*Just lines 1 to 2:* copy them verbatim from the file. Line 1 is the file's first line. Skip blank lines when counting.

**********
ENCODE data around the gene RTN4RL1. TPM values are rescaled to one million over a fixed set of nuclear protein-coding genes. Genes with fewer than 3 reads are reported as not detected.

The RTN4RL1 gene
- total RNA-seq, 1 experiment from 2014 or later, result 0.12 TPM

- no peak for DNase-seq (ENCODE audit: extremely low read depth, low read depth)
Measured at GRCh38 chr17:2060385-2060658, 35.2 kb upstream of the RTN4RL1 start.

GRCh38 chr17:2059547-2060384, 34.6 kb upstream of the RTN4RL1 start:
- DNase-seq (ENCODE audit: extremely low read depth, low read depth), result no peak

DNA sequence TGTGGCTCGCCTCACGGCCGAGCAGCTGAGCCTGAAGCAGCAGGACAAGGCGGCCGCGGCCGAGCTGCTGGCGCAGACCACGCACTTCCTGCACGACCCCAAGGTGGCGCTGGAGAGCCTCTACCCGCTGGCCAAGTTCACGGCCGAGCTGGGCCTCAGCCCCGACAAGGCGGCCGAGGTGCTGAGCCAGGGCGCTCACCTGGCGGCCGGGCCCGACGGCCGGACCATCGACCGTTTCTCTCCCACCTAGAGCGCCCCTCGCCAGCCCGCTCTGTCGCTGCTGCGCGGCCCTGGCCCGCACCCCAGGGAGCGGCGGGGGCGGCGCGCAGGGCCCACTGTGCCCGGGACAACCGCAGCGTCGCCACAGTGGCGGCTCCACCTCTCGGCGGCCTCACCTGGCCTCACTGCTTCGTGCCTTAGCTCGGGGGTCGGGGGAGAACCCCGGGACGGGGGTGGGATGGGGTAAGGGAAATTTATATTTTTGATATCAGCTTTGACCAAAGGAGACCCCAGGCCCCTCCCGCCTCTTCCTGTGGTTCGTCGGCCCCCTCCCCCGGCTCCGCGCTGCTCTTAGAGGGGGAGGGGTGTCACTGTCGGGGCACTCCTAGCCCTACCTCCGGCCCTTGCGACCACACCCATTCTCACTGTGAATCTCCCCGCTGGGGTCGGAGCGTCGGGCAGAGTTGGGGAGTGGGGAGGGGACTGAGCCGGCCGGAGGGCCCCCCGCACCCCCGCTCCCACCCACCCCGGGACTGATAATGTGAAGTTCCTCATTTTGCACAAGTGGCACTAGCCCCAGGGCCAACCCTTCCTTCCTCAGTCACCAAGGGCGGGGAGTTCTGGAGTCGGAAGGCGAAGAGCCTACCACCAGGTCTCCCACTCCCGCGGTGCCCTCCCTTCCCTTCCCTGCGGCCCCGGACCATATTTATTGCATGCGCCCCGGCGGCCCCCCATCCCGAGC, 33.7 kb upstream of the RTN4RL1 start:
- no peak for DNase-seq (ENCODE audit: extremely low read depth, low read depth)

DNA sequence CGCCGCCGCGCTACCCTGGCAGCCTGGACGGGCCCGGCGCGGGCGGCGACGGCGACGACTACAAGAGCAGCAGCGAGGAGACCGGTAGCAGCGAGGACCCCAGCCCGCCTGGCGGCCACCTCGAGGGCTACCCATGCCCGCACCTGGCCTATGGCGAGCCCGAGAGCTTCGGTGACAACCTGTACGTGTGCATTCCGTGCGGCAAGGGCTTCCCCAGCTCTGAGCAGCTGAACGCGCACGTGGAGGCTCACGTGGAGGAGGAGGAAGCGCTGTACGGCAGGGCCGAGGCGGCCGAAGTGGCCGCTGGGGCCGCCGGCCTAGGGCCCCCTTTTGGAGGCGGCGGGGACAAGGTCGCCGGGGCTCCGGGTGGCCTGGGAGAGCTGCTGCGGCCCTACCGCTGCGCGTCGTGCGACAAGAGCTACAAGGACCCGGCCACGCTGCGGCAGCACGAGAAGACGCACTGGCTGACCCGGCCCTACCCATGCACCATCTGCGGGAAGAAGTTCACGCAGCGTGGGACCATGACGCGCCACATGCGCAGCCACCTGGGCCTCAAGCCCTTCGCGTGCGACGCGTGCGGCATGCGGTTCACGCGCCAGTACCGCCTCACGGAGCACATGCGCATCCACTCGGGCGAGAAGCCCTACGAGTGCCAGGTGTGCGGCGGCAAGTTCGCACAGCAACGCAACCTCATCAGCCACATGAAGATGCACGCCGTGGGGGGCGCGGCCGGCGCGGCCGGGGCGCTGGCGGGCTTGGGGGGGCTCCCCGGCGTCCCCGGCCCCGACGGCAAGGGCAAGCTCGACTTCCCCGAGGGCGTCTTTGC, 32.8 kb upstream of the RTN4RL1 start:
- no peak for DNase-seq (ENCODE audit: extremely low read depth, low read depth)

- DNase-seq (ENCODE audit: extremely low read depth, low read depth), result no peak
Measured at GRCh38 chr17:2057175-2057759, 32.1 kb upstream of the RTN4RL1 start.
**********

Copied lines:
ENCODE data around the gene RTN4RL1. TPM values are rescaled to one million over a fixed set of nuclear protein-coding genes. Genes with fewer than 3 reads are reported as not detected.

The RTN4RL1 gene